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Dr. Deb, what is your beef with Clinician X?
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maushouse
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 Posted: Wed Oct 22nd, 2008 03:53 pm
Many of us find inner peace working with horses. We go to clinics and seminars to learn more about these beloved creatures and to take the blinders off. It is our responsibility to learn all we can, to use our own intelligence and horse sense to listen, and try to hear, what our horses are telling us. God knows, no one has all the answers.

Jen
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 Posted: Wed Oct 22nd, 2008 05:31 pm
Wow Maushouse...thank you for leaving us with that beautiful thought and so very true.

 

 

Billys Right
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 Posted: Wed Oct 22nd, 2008 05:40 pm
I too have had the mispleasure of attending a clinic with DD.

I know what you mean here Billy, the worst mistake I made was to mention I enjoy lessons with Clinician XXXX.

The attacks I suffered on this forum make this discussion look pleasant in comparison. It makes very interesting reading still.

There are so many things DD did in her clinic that were so excellent, BUT I ask her now.

Would you treat horse in the same way you are treating these people who feel you are rude etc.

I feel, if teaching has to be tough, as you are tough on the people who dare to question your thoughts and porcesses, as a horse may dare to as well.

What do you do to horse to change its ways? 

How do you treat a "mad bad mean horse" to  help it work with you and return its Birdie?

I really need to know this now- after a few years of reading this site.

The answer to me is with RESPECT, its a 2 way process, give and take.

On the other ideas of clinicians who sell their products, here I see, but the birdie book, and you will discover the answers for yourself.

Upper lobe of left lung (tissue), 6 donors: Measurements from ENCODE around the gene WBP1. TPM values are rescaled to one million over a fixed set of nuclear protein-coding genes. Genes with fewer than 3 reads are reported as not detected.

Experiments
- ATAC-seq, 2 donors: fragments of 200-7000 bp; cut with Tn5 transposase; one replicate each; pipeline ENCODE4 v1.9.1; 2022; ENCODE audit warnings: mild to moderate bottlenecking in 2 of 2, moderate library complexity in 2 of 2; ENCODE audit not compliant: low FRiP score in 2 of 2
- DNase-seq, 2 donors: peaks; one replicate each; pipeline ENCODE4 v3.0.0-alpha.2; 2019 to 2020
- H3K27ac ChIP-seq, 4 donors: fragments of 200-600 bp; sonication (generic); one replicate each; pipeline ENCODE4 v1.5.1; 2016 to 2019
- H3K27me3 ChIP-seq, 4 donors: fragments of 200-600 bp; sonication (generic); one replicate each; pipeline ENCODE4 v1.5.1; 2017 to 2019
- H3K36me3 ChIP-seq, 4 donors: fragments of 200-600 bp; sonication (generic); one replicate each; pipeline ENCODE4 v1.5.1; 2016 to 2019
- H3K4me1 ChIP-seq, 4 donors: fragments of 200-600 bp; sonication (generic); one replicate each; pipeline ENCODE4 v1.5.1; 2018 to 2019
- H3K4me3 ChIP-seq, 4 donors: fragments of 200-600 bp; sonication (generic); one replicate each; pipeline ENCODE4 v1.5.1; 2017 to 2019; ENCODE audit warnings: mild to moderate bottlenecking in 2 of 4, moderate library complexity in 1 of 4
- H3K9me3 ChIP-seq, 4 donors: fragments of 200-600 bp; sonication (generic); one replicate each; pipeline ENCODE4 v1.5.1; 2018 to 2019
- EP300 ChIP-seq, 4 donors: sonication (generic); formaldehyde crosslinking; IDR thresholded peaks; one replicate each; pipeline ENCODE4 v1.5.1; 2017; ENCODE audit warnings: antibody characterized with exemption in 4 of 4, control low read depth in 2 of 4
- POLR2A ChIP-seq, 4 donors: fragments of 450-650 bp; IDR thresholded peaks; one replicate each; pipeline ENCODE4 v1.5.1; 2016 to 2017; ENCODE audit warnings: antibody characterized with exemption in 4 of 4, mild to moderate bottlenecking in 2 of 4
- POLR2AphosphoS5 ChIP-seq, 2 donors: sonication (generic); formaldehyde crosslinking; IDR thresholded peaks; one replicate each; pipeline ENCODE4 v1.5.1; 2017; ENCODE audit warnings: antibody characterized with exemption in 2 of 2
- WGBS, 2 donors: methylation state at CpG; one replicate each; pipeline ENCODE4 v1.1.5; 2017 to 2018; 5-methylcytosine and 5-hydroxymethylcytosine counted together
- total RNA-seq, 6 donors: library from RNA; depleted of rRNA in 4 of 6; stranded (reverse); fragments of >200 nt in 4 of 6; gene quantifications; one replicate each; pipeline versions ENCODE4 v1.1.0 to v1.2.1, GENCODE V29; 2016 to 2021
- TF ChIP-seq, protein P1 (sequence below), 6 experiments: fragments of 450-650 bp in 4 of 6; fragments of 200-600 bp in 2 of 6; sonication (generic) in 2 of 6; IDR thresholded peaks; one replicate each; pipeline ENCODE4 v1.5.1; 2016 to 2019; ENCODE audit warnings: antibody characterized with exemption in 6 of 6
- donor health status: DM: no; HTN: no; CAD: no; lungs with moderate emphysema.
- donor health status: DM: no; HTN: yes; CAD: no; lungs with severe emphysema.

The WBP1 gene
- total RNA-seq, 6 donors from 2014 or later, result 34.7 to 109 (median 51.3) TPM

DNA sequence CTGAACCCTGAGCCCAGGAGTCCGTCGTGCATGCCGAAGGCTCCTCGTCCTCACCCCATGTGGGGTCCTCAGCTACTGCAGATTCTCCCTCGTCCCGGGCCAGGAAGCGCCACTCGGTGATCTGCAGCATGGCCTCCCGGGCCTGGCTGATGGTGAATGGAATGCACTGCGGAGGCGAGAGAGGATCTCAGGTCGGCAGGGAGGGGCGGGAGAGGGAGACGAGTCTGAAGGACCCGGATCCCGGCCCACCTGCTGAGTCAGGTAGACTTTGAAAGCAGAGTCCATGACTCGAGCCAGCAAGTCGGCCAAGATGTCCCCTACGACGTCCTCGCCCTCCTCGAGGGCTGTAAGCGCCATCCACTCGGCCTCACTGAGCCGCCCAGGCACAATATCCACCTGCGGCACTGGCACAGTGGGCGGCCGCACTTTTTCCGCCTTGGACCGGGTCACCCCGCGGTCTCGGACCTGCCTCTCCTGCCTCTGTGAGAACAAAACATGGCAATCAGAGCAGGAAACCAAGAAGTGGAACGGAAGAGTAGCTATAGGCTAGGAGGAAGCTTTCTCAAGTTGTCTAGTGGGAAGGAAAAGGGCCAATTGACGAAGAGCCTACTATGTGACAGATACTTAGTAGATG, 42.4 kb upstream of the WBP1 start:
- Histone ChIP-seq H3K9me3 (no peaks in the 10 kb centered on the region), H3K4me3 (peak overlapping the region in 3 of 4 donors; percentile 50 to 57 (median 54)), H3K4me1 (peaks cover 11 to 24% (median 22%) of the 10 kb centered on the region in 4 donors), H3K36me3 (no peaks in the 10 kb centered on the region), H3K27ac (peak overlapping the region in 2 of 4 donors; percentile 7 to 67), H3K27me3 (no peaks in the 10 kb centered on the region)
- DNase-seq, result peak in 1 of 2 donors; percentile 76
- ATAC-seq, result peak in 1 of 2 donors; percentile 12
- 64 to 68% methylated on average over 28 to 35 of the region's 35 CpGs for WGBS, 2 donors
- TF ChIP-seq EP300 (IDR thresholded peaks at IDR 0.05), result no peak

But the weeds book, buy and read this or that?

Is there really a differecnce between clinician XXX and this  elite forum?

Perhaps the answer lies in the fact bad horses, like bad people have pyschotic issues, and they all need to see a good counsellor, to lie on the couch and discuss their issues.

A good teacher you are NOT, DD, but a very clever  and brilliant person you are.

 

Masquerade
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 Posted: Wed Oct 22nd, 2008 08:34 pm
I was also at the clinic being discussed and found Dr. Deb to be a wonderful speaker and able to pass on some fantastic insights into the horse that made me really stop to think.  I never found her rude, blunt at times but not rude.   Maybe I just have thicker skin, I don't know.

I guess some people are never happy.  Maybe I didn't agree with every remark but that doesn't mean it wasn't a great clinic and that Dr. Deb isn't a great speaker.  I found the time flew when she was talking as she had the ability to grab the audience.  I would go back to hear her again should I ever have the opportunity.

As for the very limited swearing..............just grow up for goodness sakes.  She was not taking the Lord's name in vain and nor was she insulting to a race, religion, sex.......jesh.  I'm sure worse words are said in the Elementary School playground at recess.

DrDeb
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 Posted: Thu Oct 23rd, 2008 01:02 am
Dear B.R.: Is there something I can actually help you with? Do you have a question regarding horsemanship? That is the purpose for this Forum.

If you don't have an actual question, I'll be removing your posts. You understand that our server space is limited, and we'd like to use it for inquiries that are worthwhile.

Thanks for the courtesy. And other folks, by the way: please, that's enough of who liked Dr. Deb and who didn't. There is no purpose at all in a thread devoted to that, and I myself am utterly uninterested in peoples' opinions about me, whether the opinions are positive or negative. People are very kind when they say positive things.

Let's get back to discussions of horsemanship principles, difficulties and insights in training, and good stories from "the trail less traveled". -- Dr. Deb

 

Last edited on Thu Oct 23rd, 2008 01:04 am by DrDeb

NCMtnGirl
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 Posted: Thu Oct 23rd, 2008 01:08 am
DrDeb wrote: Let's get back to discussions of horsemanship principles, difficulties and insights in training, and good stories from "the trail less traveled". -- Dr. Deb

 

Amen :-)

pamd
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 Posted: Thu Oct 23rd, 2008 10:18 pm
Dr Deb,

       I was also at  your lectures this past weekend.  Thank you  for sharing your gift with me. You are remarkable.